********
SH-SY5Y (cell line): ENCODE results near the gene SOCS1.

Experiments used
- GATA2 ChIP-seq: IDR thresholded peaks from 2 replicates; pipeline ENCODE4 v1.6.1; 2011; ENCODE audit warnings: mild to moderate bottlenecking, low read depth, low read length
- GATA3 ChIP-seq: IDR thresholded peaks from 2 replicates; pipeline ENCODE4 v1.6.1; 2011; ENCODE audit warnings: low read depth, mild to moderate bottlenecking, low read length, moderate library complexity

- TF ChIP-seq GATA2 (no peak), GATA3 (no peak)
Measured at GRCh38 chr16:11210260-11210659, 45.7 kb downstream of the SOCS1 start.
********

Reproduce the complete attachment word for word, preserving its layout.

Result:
SH-SY5Y (cell line): ENCODE results near the gene SOCS1.

Experiments used
- GATA2 ChIP-seq: IDR thresholded peaks from 2 replicates; pipeline ENCODE4 v1.6.1; 2011; ENCODE audit warnings: mild to moderate bottlenecking, low read depth, low read length
- GATA3 ChIP-seq: IDR thresholded peaks from 2 replicates; pipeline ENCODE4 v1.6.1; 2011; ENCODE audit warnings: low read depth, mild to moderate bottlenecking, low read length, moderate library complexity

- TF ChIP-seq GATA2 (no peak), GATA3 (no peak)
Measured at GRCh38 chr16:11210260-11210659, 45.7 kb downstream of the SOCS1 start.